Spending too much time looking at high heels may influence how a viewer perceives the gender of an androgynous face, according to new research published Sep. 26 in the open access journal PLOS ONE by Amir Homayoun Javadi of Technische Universität, Dresden and his colleagues. The study sheds new light on how the objects surrounding us may influence our perceptions of gender.
The authors found that when people view objects highly associated with one gender, like high heels for women or electric shavers for men, for a short period of time and are then asked to identify the gender of an androgynous face, they are more likely to identify it as being of the gender opposite to that associated with the stimuli.
Previous studies have demonstrated that continuous exposure to certain visual stimuli causes short and long term adaptations with temporary aftereffects due to repeated stimulation of specific pathways in the brain. For example, after prolonged exposure to a red screen, a viewer is more likely to perceive a white screen as being green (the perceptual opposite of red). This study, though, is the first demonstrating that such adaptation can occur for a more abstract feature like gender perception.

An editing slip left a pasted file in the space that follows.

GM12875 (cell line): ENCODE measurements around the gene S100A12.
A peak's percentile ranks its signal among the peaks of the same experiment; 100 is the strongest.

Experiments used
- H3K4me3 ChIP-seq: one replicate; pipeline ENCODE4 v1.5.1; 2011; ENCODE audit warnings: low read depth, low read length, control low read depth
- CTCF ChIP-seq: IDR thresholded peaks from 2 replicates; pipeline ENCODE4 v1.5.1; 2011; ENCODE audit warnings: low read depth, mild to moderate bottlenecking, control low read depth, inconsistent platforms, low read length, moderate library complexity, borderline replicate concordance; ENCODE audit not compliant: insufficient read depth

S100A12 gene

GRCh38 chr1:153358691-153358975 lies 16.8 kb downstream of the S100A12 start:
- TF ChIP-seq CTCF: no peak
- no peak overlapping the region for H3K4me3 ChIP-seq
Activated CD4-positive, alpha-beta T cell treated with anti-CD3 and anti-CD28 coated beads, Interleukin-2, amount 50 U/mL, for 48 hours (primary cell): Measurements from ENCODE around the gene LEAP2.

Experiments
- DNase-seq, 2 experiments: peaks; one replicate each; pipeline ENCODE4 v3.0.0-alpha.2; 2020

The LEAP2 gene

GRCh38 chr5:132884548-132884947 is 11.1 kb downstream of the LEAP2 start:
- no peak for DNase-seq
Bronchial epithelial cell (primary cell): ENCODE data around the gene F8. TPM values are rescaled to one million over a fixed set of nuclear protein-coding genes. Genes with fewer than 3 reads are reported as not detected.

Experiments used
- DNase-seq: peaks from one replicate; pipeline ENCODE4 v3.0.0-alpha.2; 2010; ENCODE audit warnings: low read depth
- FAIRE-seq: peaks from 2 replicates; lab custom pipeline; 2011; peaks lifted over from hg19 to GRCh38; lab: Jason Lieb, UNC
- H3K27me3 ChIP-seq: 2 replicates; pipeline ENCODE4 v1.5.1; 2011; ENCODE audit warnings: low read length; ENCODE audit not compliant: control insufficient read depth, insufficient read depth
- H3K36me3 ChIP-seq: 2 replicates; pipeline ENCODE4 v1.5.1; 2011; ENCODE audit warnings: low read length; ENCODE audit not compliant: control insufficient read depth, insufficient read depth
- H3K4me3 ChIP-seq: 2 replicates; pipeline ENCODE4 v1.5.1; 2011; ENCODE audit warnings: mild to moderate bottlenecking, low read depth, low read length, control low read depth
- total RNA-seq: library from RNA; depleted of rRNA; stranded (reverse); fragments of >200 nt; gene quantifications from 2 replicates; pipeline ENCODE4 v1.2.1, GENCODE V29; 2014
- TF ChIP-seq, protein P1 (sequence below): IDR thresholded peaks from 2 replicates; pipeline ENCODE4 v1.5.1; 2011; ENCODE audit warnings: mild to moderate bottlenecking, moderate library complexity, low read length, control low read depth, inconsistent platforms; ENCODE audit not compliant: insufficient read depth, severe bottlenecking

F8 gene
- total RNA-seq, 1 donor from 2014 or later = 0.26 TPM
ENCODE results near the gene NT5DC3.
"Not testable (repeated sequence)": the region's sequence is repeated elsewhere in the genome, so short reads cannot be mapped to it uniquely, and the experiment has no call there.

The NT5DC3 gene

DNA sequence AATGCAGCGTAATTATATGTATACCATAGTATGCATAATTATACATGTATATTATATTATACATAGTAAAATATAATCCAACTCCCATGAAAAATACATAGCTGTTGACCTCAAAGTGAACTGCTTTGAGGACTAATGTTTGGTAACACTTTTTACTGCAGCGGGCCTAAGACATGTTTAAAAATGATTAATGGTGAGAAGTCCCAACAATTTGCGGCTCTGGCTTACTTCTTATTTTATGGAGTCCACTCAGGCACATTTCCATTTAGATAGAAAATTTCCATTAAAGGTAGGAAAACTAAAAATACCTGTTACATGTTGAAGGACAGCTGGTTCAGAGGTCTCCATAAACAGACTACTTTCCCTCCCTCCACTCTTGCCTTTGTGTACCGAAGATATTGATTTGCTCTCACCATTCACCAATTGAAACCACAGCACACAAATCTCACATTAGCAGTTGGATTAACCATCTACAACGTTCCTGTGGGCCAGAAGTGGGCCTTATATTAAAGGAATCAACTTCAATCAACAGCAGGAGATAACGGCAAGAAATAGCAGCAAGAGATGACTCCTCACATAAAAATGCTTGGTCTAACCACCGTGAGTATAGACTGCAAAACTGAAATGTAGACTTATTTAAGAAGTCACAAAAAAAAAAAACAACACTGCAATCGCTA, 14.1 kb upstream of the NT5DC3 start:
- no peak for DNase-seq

The authors suggest two possible explanations for their results. The first possibility they suggest is that common brain regions may be involved in identifying gender-associated objects and identifying the gender of androgynous faces, so the effect is akin to what occurs in the red screen-white screen example above. Alternately, the researchers suggest that a higher cognitive function of ‘adapting to gender’ may modulate the process of ‘assigning gender’, whether to an object or an androgynous face.
“This study highlights how exposure to objects in our environment can affect our perception of gender in everyday life” says Javadi, lead author of the paper.
Citation: Javadi AH, Wee N (2012) “Cross-Category Adaptation: Objects Produce Gender Adaptation in the Perception of Faces”. PLoS ONE 7(9): e46079. doi:10.1371/journal.pone.0046079
Financial Disclosure: No current external funding sources for this study.
Competing Interest Statement: The authors have declared that no competing interests exist.